When we started in Parkland, after the shooting, we started with the hashtag never again, saying that over and over again. And we said that thinking that the largest -- one of the largest school shooting -- or one of the largest school shootings in American history happening in Parkland, Florida hopefully could be the last. And unfortunately, it wasn`t.


HOGG: And now it no longer is one of those largest ones because now as we just got the recent updated death toll, you know, that many more babies, essentially because these aren`t even kids. These are babies that are dying, that our government is failing -- Democrats and Republicans frankly are failing, right.

We have changed power in Congress -- in the House and the Senate and in the White House and not a single gun law has changed, Lawrence. I don`t know what we do here.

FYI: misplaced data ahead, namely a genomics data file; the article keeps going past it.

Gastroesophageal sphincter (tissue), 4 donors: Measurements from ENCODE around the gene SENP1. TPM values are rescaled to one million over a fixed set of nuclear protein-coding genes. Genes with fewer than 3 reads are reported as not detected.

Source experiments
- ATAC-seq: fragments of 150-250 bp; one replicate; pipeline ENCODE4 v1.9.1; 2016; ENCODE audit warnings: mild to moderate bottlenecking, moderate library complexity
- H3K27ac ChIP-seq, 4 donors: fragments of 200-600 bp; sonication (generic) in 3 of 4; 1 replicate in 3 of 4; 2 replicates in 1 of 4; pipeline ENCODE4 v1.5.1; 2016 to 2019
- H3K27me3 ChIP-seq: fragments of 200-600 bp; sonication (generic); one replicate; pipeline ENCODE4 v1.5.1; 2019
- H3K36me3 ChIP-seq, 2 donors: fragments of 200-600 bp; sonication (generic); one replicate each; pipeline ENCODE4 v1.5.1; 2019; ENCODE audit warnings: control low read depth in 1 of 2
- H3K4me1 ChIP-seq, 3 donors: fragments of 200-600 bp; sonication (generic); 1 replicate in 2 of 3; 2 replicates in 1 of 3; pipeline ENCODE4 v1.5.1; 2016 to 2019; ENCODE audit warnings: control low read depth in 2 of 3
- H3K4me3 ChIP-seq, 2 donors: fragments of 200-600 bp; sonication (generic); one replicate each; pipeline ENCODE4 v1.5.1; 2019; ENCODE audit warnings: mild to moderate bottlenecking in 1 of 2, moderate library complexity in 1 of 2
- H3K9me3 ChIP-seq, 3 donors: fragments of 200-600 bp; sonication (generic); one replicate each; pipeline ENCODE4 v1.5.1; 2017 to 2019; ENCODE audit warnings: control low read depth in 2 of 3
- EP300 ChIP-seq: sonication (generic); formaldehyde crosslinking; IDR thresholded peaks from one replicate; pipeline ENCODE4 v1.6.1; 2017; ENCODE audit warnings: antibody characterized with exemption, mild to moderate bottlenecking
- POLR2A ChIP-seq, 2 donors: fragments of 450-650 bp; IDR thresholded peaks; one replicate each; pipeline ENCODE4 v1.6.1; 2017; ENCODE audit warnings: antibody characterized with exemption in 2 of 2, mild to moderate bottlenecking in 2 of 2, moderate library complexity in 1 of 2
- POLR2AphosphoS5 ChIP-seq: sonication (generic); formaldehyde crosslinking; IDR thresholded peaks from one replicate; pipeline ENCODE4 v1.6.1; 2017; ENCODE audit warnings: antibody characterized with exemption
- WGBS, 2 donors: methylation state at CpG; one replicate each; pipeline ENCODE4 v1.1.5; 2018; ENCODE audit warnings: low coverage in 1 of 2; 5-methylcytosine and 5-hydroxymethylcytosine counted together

You know, I think that the only thing that we can do is focus on what is just one thing -- just one thing that we can agree on as Americans. We know what we disagree on.

I`m not here to debate anyone. I`m not here to listen to your thoughts and prayers over and over again. I want to see, what is the one thing that we can do? Just one thing.

I am not saying it is going to eradicate gun violence entirely. That`s never going to happen in the United States so long as there are 400 million guns here. What are we going to do to even just save one life?

And I think what that can be is universal background checks, something that the vast majority of Americans support. And I think we can do it. We need Republican senators to get on board with it. We need to have a conversation about what can we agree on? And stop talking and debating what we can`t because these kids are (AUDIO GAP)